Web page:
Residential construction spending reported down in October

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new residential construction

The Census Bureau’s report on construction spending shows that the value of residential construction put in place in October was down 0.5 percent from the revised level of the month before.  However, spending was up 20 percent year-over-year.

Did residential construction spending fall? It depends

The reported value of total private residential construction put in place in October 2021 came in at $774.7 billion on a seasonally adjusted, annualized basis. This figure, which includes spending on both new construction and on improvements, was reported to be down $3.8 billion from September’s revised figure. However, the preliminary figure reported for September was revised upward by $5.0 billion, so the preliminary figure for October is actually up by $1.2 billion from the preliminary figure for September reported last month.

The value of new private construction of multifamily residential buildings put in place in October was reported to be $100.1 billion on a seasonally adjusted, annualized basis. This was reported to be down $123 million from the revised level for September, but only because the preliminary figure for September was revised upward by $194 million this month. The value of multifamily housing construction put in place in October 2021 was 10.6 percent higher than the level of October 2020.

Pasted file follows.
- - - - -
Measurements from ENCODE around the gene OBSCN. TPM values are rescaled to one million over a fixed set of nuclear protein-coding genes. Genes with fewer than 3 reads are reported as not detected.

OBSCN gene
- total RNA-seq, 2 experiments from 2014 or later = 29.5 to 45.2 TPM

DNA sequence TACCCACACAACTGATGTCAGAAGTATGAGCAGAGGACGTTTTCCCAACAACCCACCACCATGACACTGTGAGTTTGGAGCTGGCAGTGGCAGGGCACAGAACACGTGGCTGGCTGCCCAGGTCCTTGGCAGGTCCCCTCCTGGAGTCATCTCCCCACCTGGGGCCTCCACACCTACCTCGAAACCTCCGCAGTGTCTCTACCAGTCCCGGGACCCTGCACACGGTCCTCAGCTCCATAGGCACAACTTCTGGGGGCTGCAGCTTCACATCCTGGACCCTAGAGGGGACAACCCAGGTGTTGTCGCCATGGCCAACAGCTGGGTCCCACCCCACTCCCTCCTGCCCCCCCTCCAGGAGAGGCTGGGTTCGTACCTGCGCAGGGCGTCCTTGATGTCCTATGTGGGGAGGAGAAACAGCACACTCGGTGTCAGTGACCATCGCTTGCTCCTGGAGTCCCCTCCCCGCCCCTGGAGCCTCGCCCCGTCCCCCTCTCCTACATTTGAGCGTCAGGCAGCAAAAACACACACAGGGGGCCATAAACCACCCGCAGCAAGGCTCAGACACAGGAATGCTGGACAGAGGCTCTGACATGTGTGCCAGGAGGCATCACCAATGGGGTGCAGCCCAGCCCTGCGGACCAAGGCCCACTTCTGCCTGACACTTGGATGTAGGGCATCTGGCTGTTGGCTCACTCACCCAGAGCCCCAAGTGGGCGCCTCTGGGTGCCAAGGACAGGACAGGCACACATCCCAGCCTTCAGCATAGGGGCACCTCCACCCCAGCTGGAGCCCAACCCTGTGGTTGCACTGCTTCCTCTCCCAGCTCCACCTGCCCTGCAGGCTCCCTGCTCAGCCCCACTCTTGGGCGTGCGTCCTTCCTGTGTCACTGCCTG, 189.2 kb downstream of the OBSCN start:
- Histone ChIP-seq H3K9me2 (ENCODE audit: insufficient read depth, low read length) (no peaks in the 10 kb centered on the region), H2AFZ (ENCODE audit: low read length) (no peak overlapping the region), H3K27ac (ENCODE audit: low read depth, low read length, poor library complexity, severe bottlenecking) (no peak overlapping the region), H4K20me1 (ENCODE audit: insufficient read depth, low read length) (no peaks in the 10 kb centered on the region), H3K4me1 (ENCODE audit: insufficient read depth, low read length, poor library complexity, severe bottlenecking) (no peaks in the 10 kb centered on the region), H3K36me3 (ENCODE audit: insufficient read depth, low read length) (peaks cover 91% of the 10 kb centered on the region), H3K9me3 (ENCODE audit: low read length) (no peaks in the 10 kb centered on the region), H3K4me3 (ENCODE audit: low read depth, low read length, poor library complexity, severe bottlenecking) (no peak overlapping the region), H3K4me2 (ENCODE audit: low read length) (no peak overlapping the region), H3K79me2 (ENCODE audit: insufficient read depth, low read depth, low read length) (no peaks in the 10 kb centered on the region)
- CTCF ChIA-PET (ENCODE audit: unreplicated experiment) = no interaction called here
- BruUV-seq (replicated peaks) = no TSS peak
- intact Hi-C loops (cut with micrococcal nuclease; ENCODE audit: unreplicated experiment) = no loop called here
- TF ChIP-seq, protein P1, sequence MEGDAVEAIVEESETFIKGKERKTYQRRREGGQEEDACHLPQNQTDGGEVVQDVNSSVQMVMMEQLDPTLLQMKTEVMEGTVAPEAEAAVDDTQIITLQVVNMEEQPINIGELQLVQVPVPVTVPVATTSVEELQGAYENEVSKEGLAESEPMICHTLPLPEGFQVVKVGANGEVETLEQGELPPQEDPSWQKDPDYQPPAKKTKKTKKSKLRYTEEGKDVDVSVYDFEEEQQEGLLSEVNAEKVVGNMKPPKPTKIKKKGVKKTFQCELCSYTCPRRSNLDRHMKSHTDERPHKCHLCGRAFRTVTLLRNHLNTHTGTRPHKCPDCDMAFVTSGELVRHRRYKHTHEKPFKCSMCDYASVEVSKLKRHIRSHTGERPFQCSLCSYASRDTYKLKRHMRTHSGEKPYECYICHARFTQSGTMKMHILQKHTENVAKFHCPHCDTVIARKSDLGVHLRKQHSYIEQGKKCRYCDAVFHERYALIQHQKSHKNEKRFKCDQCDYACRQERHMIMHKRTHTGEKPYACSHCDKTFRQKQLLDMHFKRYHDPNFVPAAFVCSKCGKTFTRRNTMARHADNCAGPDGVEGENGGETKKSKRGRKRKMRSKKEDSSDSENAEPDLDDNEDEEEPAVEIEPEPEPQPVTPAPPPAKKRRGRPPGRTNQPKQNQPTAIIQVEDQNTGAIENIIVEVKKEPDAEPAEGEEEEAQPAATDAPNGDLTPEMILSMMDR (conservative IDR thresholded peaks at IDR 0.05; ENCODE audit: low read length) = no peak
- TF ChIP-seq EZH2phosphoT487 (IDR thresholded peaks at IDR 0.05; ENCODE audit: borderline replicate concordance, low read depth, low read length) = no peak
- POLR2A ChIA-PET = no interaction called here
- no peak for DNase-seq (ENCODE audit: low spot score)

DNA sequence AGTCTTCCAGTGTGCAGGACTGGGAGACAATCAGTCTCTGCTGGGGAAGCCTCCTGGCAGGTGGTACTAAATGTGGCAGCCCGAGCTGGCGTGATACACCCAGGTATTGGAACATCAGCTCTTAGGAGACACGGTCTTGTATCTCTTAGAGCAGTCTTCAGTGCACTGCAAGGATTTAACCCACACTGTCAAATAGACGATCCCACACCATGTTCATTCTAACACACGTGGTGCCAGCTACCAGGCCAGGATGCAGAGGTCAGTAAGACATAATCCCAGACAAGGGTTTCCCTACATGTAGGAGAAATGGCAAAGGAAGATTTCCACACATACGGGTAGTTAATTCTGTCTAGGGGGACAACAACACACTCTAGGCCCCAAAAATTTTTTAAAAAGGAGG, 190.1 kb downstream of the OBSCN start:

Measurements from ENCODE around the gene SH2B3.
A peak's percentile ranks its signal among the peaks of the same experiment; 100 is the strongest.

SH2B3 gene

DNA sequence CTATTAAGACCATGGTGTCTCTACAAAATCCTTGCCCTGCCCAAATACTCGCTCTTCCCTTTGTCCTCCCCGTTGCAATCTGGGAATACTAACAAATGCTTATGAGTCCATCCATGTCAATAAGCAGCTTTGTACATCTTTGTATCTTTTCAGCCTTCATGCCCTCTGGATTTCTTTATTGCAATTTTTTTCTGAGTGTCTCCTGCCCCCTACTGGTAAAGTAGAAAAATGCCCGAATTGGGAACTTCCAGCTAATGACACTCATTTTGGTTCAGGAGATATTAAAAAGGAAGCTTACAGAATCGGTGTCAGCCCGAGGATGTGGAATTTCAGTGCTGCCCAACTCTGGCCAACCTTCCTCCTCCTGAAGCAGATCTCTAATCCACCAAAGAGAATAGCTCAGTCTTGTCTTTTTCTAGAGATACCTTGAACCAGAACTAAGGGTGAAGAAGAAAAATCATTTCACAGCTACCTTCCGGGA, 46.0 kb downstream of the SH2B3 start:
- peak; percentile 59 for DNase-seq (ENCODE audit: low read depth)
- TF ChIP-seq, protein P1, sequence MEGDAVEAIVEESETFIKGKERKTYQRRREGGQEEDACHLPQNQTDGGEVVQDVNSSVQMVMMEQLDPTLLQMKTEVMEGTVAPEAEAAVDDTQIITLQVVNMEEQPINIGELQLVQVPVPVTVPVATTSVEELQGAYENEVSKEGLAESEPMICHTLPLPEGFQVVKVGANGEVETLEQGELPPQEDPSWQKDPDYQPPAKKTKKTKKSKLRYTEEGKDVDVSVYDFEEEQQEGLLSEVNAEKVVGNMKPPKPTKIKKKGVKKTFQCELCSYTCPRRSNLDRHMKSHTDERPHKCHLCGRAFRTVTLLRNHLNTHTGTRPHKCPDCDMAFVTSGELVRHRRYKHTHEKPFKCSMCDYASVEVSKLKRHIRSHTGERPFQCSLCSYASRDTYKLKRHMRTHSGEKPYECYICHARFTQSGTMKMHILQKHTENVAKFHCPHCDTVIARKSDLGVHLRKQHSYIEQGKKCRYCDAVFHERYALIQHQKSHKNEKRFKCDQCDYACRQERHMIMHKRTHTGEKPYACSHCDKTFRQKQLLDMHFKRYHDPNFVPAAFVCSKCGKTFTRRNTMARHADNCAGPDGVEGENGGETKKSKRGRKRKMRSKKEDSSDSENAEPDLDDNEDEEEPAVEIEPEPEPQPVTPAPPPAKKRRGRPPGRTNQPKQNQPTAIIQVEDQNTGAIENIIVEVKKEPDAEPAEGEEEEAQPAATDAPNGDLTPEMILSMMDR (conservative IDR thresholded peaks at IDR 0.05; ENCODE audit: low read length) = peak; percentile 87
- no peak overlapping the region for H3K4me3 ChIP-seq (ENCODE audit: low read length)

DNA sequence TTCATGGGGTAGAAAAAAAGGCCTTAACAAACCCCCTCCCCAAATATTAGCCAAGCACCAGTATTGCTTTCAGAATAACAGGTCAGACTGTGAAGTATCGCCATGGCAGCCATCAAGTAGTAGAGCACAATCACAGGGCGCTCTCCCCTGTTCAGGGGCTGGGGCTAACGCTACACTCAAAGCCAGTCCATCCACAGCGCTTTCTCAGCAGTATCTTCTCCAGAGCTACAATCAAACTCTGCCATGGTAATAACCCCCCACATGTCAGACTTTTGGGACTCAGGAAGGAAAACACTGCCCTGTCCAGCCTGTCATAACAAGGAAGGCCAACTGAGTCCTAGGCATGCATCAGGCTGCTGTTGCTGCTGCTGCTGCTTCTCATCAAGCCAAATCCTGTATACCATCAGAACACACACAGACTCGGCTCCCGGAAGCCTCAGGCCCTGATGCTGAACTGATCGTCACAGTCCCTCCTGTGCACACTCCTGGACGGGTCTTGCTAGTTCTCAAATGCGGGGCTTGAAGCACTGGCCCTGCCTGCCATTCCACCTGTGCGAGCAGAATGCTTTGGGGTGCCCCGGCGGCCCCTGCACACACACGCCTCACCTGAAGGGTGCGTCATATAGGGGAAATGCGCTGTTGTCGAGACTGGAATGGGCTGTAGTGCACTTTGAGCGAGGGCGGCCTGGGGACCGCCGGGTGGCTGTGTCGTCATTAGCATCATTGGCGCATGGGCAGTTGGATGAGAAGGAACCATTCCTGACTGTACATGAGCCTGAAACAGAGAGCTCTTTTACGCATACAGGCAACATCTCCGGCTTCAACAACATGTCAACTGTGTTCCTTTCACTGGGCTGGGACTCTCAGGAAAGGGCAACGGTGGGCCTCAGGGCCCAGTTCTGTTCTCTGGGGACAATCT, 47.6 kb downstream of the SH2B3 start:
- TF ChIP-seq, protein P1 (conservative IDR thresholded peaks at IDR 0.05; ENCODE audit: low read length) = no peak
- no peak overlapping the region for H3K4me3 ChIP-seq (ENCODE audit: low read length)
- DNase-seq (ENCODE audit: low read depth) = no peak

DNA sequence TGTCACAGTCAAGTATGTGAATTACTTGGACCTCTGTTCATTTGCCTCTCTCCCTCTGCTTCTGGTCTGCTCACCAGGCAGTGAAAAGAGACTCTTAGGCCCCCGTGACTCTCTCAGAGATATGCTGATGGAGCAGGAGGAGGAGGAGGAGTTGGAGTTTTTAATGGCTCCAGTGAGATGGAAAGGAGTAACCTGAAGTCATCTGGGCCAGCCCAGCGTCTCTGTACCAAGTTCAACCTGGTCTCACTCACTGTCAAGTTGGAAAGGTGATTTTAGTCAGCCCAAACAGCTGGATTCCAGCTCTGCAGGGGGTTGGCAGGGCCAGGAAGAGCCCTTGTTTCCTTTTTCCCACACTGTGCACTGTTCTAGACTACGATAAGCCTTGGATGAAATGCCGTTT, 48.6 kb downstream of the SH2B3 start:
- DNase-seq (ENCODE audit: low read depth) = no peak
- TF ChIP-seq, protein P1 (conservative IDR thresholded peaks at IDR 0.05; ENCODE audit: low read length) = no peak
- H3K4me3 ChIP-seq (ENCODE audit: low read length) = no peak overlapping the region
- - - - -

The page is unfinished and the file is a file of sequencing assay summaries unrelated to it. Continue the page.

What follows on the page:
State and local governments were reported to have put $7.3 billion in multifamily residential construction in place in October on a seasonally adjusted annualized basis.

The value of new single-family residential construction put in place in October was $412.1 billion on a seasonally adjusted, annualized basis. This was down 0.8 percent from the revised level for September but was up 30.3 percent from the level of October 2020.

The value of improvements to residential buildings put in place in September was reported to be $262.5 billion on a seasonally adjusted, annualized basis. This was up 7.1 percent from the year-earlier level but was down 0.5 percent from the revised level for September. The Census Bureau does not separate out improvements for single-family and multifamily residential buildings.

Charting the data

The first chart, below, shows the history of new private residential construction spending since January 2000 for single-family housing, multifamily housing and residential improvements. It also shows a trendline for single-family construction based on the relatively steady growth in the value of construction put in place between 2013 and 2018.

new residential construction

The chart shows the strong rebound in the value of completions of single-family housing since the shutdowns in 2020. However, the value of single-family completions seems to have crested recently and has declined for the last two months.

The final chart focuses on the period since January 2016. In this chart, the value of the private construction put in place for the three categories of residential construction are normalized so that the readings for January 2016 equal 100. This chart shows more clearly that the value of multifamily housing put in place appears to have reached a plateau and has been running at nearly the same level since April.

new residential construction

Recent reports from the Census Bureau indicate that the number of multifamily housing unit completions has been declining since July. Given this situation, the fact that the value of new multifamily housing construction put in place in recent months has not declined is somewhat unexpected.

The report from the Census Bureau also includes information on spending on other types of construction projects. The full report can be found here.